The data from our SiriusDecisions Buying Insights study shows that in the Education phase of the buyer’s journey, live vendor-hosted webinars are the second most consumed tactic in Europe. Furthermore, European buyer’s rated live vendor-hosted webinars as the most impactful provider-led interaction they had at that early stage. That finding proves that webinars have the power to deliver real value to buyers when and where they need it most. In order to capitalise on that opportunity, marketers need to ensure they think through and personalise every aspect of their webinar experience.

It all starts by selecting webinar topics that are relevant to specific segments of your target audience. The more you sub-segment the audience, the more you can tailor your message making attendees feel as if you are answering their questions before they’ve even asked them. During the webinar itself, marketers should focus just as much on driving interaction as they do on delivering content. This can be done in a variety of ways including video, polls, quizzes, and always including time for Q&A. At the end of the webinar, link to a survey that offers attendees a choice of additional resources to support further exploration – extending the value of attending and giving you another opportunity to request opt-in consent. All of these are ways in which marketers can make every webinar feel relevant and personal to buyers.

What are some of the trends in marketing today that excite you most?

One of the trends I am most excited about is bringing together of multiple data sources – market data, persona profile data, first and third-party behavioural data, performance data, customer data, and more – to help us model and analyse more accurate views of our buyers. To really deliver value, we have to take the time to learn about our buyers more fully and use those insights to drive real-time programmatic actions. Today’s customer data platforms are starting down that path and I can’t wait to see how these will evolve and be leveraged to drive better and more relevant engagement.

What about GDPR might marketers have overlooked or need to watch for? Is there a silver lining?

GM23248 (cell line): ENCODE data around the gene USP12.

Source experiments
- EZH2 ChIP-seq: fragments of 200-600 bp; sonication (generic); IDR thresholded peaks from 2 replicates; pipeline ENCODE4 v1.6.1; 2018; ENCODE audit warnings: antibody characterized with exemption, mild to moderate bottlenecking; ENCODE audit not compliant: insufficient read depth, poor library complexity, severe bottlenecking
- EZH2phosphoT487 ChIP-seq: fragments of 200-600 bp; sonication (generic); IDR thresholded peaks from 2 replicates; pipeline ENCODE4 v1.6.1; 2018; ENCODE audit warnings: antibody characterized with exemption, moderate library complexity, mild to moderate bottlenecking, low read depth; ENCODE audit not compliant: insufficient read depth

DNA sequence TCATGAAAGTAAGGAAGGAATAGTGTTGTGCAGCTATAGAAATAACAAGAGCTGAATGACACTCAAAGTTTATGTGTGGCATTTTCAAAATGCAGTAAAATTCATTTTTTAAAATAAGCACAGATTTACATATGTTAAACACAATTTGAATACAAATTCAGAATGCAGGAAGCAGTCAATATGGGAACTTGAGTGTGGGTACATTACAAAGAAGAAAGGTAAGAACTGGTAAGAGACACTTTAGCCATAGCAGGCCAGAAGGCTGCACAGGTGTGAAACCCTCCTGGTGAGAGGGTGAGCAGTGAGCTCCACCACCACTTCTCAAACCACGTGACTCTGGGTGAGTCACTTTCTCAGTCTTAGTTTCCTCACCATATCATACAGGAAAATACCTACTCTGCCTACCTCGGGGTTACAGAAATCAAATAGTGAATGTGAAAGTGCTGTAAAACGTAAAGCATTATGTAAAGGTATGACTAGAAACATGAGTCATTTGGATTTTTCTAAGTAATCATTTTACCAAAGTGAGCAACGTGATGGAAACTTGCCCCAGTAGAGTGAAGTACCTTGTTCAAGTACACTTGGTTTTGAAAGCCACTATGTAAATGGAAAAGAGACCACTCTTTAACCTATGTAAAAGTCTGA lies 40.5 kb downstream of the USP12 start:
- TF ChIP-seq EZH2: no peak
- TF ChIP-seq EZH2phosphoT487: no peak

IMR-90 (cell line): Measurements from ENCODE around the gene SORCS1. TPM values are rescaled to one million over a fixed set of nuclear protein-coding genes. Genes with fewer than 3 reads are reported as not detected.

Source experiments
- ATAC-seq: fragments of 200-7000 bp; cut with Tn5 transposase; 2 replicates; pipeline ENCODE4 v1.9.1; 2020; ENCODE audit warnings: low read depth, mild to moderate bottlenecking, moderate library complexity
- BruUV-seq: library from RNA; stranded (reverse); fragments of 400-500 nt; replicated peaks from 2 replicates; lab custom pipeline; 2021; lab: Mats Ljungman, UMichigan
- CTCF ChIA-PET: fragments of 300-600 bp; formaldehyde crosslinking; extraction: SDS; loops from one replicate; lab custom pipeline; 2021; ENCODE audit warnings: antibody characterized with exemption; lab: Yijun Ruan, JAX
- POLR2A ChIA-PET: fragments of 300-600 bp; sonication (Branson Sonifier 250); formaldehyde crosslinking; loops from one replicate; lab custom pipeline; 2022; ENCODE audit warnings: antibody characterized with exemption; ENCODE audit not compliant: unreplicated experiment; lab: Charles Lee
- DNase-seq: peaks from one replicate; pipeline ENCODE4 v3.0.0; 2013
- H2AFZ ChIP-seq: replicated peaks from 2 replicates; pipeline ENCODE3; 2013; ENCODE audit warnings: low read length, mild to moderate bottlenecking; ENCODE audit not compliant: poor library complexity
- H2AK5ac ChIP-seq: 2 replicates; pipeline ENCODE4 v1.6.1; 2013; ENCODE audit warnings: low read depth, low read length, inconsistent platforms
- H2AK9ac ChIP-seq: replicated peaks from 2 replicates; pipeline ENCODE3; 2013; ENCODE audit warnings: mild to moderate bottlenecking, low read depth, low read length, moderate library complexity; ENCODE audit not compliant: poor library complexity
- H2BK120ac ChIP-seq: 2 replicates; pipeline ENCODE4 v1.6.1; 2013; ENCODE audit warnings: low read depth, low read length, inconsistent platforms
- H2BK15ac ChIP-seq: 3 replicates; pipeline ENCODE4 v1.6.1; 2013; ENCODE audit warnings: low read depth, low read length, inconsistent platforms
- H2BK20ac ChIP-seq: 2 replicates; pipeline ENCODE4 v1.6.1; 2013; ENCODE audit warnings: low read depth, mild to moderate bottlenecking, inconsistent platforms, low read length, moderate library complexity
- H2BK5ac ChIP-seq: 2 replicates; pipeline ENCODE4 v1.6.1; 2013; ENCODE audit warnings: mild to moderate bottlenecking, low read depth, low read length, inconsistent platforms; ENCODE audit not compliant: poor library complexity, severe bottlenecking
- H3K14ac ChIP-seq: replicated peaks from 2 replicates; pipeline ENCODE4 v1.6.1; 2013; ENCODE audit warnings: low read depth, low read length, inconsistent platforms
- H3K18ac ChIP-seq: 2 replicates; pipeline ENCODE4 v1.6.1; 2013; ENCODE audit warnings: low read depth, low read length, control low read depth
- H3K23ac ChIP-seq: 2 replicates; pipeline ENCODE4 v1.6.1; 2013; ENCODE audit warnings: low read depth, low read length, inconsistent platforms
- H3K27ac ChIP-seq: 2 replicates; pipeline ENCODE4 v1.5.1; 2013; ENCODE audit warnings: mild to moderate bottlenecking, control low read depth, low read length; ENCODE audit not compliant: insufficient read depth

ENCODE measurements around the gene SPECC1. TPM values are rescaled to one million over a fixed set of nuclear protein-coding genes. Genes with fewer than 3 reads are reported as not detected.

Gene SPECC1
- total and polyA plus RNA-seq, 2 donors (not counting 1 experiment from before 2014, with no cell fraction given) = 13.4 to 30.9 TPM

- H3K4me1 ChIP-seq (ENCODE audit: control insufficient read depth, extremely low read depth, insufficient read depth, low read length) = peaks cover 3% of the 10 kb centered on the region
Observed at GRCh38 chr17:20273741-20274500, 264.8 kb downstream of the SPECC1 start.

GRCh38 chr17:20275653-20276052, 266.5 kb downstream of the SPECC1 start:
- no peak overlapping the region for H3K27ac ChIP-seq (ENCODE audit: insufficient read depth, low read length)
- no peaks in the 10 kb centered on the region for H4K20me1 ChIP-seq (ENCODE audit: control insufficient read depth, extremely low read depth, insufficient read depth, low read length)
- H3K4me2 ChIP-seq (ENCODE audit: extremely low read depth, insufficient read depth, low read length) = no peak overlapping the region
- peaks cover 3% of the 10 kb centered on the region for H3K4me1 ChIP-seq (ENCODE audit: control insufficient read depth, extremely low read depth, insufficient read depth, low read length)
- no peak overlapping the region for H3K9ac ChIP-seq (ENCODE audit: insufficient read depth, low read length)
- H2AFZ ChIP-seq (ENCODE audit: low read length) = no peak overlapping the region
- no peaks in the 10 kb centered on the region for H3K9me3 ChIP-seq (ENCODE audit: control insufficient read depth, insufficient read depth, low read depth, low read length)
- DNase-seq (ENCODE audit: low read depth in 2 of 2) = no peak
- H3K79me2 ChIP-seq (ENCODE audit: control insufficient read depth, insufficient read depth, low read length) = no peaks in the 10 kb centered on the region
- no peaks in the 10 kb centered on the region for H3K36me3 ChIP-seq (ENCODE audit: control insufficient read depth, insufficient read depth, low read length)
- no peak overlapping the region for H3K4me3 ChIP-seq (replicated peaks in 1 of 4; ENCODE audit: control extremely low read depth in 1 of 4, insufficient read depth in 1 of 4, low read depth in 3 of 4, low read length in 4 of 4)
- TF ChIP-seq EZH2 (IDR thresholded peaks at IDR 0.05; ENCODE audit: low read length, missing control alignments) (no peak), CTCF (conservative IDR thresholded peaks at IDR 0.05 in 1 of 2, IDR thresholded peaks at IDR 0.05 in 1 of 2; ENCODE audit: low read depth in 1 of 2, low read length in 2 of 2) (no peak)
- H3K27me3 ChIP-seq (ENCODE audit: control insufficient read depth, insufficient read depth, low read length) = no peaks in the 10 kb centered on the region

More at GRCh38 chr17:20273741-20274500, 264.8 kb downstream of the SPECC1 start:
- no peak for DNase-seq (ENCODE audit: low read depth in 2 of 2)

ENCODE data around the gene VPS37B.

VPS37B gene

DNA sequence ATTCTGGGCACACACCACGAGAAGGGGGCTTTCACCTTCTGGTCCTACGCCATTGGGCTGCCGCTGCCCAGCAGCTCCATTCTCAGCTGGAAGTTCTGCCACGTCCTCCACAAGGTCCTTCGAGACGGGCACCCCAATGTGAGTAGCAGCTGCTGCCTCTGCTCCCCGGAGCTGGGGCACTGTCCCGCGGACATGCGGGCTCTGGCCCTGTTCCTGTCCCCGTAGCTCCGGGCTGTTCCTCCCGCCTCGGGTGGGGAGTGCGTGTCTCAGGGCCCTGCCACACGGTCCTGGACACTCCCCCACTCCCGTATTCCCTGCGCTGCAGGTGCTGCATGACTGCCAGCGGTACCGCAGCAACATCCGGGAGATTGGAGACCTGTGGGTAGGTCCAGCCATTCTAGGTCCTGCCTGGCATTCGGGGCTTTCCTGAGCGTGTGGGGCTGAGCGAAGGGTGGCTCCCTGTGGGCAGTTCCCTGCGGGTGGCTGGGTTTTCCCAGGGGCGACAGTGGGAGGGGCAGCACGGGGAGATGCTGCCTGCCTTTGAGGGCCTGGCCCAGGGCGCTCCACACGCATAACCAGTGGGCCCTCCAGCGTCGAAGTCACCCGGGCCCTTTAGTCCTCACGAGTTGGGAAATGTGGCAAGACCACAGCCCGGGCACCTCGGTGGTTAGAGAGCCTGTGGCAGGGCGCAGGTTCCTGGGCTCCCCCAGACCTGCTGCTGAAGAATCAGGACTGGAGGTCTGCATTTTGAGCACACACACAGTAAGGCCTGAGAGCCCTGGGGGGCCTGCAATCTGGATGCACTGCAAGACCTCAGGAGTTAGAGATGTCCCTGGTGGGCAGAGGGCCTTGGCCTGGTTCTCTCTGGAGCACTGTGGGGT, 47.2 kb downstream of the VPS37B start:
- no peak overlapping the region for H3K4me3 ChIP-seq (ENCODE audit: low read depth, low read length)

While companies have done a great job getting ready for GDPR, many have treated it like a race to the finish line on May 25, 2018. The truth is that May 25th was just the beginning. Waiting in the wings is the e-Privacy Regulation (currently going through the trilogue process) which will provide more specificity around electronic communications. And beyond that, we can be sure that data authorities around the world will continue to review and strengthen data privacy legislation.

The truth is that compliance is not a one-time clean up job and it’s not something we can edict within our organizations. Long-term sustainable compliance requires marketers, tele and sales reps alike to understand the intent behind the need to protect personal data and their role in safeguarding that data. Without that understanding, employees will always regard compliance as something that stands in the way of them doing business rather than realising that embracing consent practices actually allows us to identify who is really interested and most willing to engage. That’s the silver lining!

Beyond GDPR, what are the marketing challenges of the EMEA region? 

Many of our European clients struggle with the cost and effort of localising their marketing programs across the range of countries and languages they support. True localisation, not just translation, can be a daunting task when you have 20+ countries to cover. Once again, this is where understanding what your buyer wants and needs can help. Data from studies like the SiriusDecisions Buying Insights study can help marketers identify and prioritise localisation of the tactics buyers are actually consuming. Further upstream, it also helps content teams prioritise their content creation to ensure every asset created is activated. In a recent SiriusDecisions study, almost half (47%) of respondents told us that their organizations activate 50% or less of the content they create.

What’s your one prediction about how marketing will fundamentally change in the next decade? 

I don’t have a crystal ball handy but I think as our data insights and instincts improve, a number of things will happen. First, we will be able to identify a more granular cohort of characteristics (beyond industry, size and revenue) that uniquely define our target customers, allowing us to better map and find opportunities to engage with them. Within those organizations, we will stop hunting for single leads and start identifying group buying behaviour as an indicator of an emerging need for our services. Finally, rather than designing long and complex program flows that try to cover all the bases, we will use fully dynamic logic to select the optimal next step based on the actions of the buyer group and guided once again by insights.

What’s one piece of advice you’d provide for a young person who wants to pursue a career in marketing?